PITTSBURGH | At first look, it seemed like a recipe for disaster, young defensemen Dmitry Orlov and Tomas Kundratek paired together. It was like that for the Washington Capitals’ game Friday night at the Carolina Hurricanes, again at practice Saturday and could be for Sunday’s showdown with the Pittsburgh Penguins.
But even though the 20-year-old Orlov and 21-year-old Kundratek combine for just 33 games of NHL experience, it didn’t work out too badly at Carolina, and coach Dale Hunter might have reason to keep them together.
“They’re young guys and they can feed off each other. They did a pretty good job, [Friday] night, I thought,” Hunter said. “We watched the game today and they didn’t make many mistakes and they moved the puck pretty well. But they’re still just young guys and it’s a learning process.”
Kundratek had a similarly positive review, though he was willing to nitpick.
“There were little mistakes what we made, but we’ll try to work on it and get better,” he said. “Just maybe move the puck a little bit more quicker and a little bit more talk. I think that’s about it – play more physical.”
Be dependable is what the Caps need out of Orlov and Kundratek. Basically, don’t get lit up and cost goals. There were turnovers at the Hurricanes, but more experienced defensemen were the ones making the major mistakes. John Carlson had a brutal turnover that led to a goal, and those kinds of errors really can’t happen against Pittsburgh.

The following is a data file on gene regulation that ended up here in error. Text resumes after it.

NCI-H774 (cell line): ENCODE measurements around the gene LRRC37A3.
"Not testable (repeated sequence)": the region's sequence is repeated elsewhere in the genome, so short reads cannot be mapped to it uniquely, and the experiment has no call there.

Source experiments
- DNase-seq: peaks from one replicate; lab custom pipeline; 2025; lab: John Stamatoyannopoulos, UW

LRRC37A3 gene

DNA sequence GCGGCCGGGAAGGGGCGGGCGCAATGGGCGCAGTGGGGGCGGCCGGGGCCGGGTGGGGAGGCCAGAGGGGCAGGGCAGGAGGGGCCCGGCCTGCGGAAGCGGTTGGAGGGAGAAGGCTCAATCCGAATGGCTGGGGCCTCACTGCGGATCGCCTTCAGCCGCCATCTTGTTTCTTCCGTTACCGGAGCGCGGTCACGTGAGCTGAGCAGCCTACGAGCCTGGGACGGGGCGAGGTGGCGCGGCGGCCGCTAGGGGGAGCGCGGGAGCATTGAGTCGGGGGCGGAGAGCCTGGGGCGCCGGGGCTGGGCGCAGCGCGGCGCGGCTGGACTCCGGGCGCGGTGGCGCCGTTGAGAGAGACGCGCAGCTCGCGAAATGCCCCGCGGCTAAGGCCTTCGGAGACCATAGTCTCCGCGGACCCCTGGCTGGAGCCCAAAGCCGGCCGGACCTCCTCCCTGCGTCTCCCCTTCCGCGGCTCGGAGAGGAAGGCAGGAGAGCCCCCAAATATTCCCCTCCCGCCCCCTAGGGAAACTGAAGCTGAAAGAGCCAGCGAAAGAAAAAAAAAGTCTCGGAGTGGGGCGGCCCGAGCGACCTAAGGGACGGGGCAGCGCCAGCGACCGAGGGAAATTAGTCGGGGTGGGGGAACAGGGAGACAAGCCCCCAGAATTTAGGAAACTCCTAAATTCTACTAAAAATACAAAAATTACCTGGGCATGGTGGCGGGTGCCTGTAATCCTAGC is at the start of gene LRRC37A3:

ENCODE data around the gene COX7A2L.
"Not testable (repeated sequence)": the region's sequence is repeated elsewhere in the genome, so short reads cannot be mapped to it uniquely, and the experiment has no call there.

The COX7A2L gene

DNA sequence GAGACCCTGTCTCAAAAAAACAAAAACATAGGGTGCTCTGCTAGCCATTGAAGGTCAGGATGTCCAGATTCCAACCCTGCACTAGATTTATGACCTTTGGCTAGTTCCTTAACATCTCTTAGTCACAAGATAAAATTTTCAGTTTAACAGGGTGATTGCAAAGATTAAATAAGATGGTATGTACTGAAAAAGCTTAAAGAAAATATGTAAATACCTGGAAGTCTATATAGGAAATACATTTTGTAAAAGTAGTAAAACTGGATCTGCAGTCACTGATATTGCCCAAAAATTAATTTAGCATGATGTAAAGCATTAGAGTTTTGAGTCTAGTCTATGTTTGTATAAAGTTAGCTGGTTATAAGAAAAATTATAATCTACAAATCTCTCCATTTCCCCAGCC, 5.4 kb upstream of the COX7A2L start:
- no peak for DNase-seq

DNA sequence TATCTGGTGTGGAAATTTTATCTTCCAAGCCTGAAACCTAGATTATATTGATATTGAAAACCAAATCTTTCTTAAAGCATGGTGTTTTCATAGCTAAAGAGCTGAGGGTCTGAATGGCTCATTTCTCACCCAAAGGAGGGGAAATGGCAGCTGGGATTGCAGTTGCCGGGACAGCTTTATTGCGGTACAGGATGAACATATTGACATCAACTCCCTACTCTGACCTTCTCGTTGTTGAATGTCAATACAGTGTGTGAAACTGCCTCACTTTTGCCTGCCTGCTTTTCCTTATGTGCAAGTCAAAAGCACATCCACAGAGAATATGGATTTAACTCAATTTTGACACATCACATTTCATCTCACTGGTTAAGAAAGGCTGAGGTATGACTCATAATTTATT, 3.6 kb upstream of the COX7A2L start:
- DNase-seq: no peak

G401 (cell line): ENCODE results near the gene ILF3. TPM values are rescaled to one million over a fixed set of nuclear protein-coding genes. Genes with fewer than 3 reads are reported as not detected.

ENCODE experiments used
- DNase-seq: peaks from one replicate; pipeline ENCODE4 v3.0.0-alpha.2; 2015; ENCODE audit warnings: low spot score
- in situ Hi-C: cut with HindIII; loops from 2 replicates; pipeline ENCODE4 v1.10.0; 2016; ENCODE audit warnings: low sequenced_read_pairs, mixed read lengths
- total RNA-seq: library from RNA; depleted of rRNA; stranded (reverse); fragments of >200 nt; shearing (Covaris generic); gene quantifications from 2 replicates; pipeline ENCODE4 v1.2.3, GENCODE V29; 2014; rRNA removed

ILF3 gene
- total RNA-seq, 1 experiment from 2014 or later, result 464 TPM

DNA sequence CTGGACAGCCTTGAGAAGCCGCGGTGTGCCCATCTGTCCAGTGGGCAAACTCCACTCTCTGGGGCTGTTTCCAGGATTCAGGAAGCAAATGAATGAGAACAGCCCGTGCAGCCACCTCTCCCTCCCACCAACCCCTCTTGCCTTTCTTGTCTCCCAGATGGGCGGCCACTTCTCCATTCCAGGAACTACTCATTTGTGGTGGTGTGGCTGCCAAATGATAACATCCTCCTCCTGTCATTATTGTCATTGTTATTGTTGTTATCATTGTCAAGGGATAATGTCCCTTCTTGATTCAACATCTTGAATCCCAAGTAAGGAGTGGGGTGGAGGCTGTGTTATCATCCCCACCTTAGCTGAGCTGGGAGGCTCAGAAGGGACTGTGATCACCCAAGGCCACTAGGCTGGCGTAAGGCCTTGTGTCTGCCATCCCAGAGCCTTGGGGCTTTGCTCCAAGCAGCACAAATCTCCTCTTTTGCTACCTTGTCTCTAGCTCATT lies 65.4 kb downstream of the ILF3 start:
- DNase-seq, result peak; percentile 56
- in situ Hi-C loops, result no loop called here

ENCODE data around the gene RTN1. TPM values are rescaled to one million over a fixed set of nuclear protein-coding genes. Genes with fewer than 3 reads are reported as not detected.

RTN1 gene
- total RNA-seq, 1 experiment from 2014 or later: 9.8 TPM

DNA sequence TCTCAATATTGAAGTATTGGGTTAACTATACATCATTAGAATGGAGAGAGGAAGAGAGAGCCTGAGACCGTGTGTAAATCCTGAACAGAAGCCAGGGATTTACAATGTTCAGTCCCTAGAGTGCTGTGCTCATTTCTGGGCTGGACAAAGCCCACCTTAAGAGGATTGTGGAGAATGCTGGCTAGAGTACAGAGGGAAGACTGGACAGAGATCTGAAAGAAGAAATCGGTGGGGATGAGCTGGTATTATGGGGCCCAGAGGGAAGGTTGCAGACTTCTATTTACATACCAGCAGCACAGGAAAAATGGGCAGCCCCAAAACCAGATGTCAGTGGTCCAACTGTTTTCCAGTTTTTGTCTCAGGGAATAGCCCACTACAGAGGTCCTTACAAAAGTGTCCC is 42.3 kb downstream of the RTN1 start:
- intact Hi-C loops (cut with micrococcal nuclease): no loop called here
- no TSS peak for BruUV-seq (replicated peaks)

“We have to stop do the turnovers and we have to move the puck well and we have to move our feet,” Kundratek said. “We’ll see how we will work.”
Though he played just 10:10 as the No. 6 defenseman Friday, Kundratek was happy with the ice time and just the chance to contribute in the NHL.
That limited ice time (and Orlov’s 16:48) was by design, as the Caps’ staff tried to make sure the young defensemen didn’t get exposed. Expect that them to continue Sunday afternoon.
“They’re young guys, and we try to get the better matchups for them that they’re not going against the [Evgeni] Malkins or something because it’s more chance of making a mistake then,” Hunter said. “There’s no fear to their game and they go in the corners and they work hard and you see them. If you do that, if you’re not afraid on the ice, you’re going to have success.
“It’s just proper decisions with the puck is what we worry about all the time.”